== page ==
The advisory panel includes three subgroups: allocation, communication and science.

On Sept. 24, 2005, my son Isaac called home to tell his mother he had a terrible headache and felt lousy; chills and a fever. He was a very healthy young man who worked out every day and took pride in how and what he ate. Thinking it was the flu, my wife told him to get some sleep and drink lots of fluids. He called again at 4:16 to report that the headache was even worse and he felt even sicker. His mother re-assured him that it was probably the flu, so get some rest. I agreed with the diagnosis.

But it was not the flu. It was type B meningitis eating at his body and brain. He died soon after he spoke with his mother. I found his body.

There was nothing that could be done back in 2005 for meningitis type B. He had his meningitis shot for college, but there was no vaccine for meningitis B — then. But there is now. And every mother and father should see to it that their children get it, for type B kills and maims without mercy. Sometimes the results of meningitis B make dying almost preferred to living in a brain dead coma.

As one who has lost a child to Men B and as an ex-college president, I am fully aware that meningitis loves to hit on college campuses as it has recently. I also know that we should make sure that every student who attends college has been vaccinated for all strains of meningitis, including B.

Currently, states normatively ask students to get the shots for types the A, C, Y and W strains but the killer B is not called for. Moreover, too many states allow college students to opt out of getting a vaccine through a waiver system.  This allowance places others at risk if the person who did not get the vaccine contracts meningitis.

Campuses across the country are seeing instances of this disease, because of the way the disease spreads —with close personal contact. Living in dorms, sharing a drink, a kiss—that’s how meningitis moves from one person to the next.  As stewards of these campus communities, we must act to protect our student and faculty population. Schools need to adopt stronger meningitis vaccine requirements — ensuring that students and their parents are not only aware of the risk of Meningitis B, but requiring students get the vaccine.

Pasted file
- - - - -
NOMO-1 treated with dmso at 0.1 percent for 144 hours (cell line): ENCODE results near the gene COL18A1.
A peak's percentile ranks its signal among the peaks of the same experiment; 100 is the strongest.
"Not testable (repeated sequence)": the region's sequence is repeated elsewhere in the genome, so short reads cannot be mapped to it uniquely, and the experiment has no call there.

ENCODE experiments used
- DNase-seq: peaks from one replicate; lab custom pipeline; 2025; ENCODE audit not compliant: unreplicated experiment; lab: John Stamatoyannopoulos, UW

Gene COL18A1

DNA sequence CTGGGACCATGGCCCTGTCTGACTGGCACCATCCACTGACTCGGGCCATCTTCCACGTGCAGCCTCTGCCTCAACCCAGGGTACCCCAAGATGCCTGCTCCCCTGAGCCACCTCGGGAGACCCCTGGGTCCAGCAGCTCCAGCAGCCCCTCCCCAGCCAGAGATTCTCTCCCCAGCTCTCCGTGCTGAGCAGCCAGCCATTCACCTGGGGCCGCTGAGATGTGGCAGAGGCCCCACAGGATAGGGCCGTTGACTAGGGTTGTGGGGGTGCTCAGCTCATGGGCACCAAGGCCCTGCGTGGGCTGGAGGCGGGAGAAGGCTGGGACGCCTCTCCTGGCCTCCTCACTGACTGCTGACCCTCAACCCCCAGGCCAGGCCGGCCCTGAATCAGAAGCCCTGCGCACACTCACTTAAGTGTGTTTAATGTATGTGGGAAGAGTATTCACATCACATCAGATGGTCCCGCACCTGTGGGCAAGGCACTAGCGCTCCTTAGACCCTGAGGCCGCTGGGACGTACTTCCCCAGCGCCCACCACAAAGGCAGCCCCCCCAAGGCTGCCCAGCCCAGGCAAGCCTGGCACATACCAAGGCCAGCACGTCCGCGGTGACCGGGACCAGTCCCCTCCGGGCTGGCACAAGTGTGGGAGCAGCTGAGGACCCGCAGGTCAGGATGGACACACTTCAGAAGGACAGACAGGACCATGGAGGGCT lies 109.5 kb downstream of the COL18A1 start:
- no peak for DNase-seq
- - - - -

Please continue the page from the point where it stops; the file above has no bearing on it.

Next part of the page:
This disease has touched Connecticut already—last year there was an outbreak at Yale.  Thousands of kids at the dozens of colleges in the state need to be protected from the disease.

Waiting until an outbreak has hit a community is too late. Colleges need to be proactive in their approach to help prevent meningitis before it hits — as I’ve seen firsthand, this disease moves faster than we can react.

This has to change. Kids are dying and losing limbs to this dreadful disease. There is no good reason that these vaccines aren’t more widely available. The current situation is unacceptable. Those of us who have the ability to keep another life from being impacted by meningitis must take action.

Children — and especially college students need to be vaccinated for all strains of meningitis, including B. If my son had been vaccinated for B, he would be with us today.

Dr. Neal Raisman is an Ambassador for the Global Healthy Living Foundation and a former college president.

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